Give me books, fruit, french wine and fine weather and a little music out of doors. --John Keats

Wednesday, October 13, 2010

Some Short Stories by Franz Kafka

I'd never read anything by Kafka before, although I've always intended to at some point. I spent the past week in a frenzy of downloading free Kindle books and then realized that my glut of new e-books didn't include any of Kafka's works. (A quick search revealed the reason why: none of them were free, which makes a big difference to a cheapskate like me.)

I decided I could spare some change and ordered a collection of Kafka's works (not complete, but it looked like a good sampler). It included five very short stories.

Before the Law. Apparently this is part of Kafka's novel The Trial (which I haven't read yet, though it's a part of the collection I ordered). It is a parable about a "man from the country who asks to gain entry into the law." He spends his entire life pleading with the gatekeeper, but to no avail.

I can recognize the themes of frustration and futility in this story, but beyond that I only have questions. First of all, I have no idea what it might mean to "gain entry into the law." Does he want a job as a judge? Is he seeking forgiveness? Does he want to make a deal with the feds so they'll look the other way while he sells moonshine at the speakeasy? Second of all, why the heck did he have his very own gate assigned to him if there was no possible way for him to go through it? Or is the whole point that he should not have waited for permission? It seems that was the only thing he didn't try.

The Hunter Gracchus. A dead hunter (who is also alive "to a certain extent") travels through all the countries of the earth in his death ship which has lost its way. I guess the moral of the story is that there's a big difference between only mostly dead and all dead, and it may be best if you don't go through this hunter's clothes to look for loose change. (OK, that last bit has nothing to do with the story, but I couldn't resist.) Anyway, once again it's a story of endless frustration.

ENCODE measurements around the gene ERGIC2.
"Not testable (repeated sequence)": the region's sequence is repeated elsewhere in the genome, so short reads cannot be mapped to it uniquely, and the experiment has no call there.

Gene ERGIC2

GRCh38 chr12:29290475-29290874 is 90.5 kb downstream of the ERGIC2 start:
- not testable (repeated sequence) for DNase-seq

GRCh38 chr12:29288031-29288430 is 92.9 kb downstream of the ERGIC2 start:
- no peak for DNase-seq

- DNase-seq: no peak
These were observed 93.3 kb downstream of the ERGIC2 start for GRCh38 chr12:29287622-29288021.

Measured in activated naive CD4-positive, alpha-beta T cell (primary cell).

Up in the Gallery. A very brief (two paragraph) story about a frail consumptive circus rider, and the absurd way things might be in contrast with the not much less absurd way things are. What stood out most to me about this story was that each paragraph was one very, very long sentence, so that the entire story is made up of two sentences.

An Imperial Message. This is an introductory parable to the short story entitled "The Great Wall of China" (which is not included in the collection I purchased). A peasant dreams of a message sent to him by a dying emperor which, even if its very existence weren't improbable, is undeliverable due to logistics. Another exercise in futility.

Jackals and Arabs. I'm not trying to insult anyone here, but I wondered if the talking jackals in this story represented the Jewish people. "It seems to be a very old conflict--it's probably in the blood and so perhaps will only end with blood . . . you should end the quarrel which divides the world in two."

Time Transfixed, 1938
by René Magritte
Judging by this brief foray, Kafka's writing reminds me of paintings like this one. It's technically superior, but it leaves me with the feeling that there is something about it that I don't understand. The individual elements may make perfect sense, but their juxtaposition causes me to question why. Though the superficial view is deceptively simple, I am just sure there are hidden layers of underlying meaning that I am not grasping.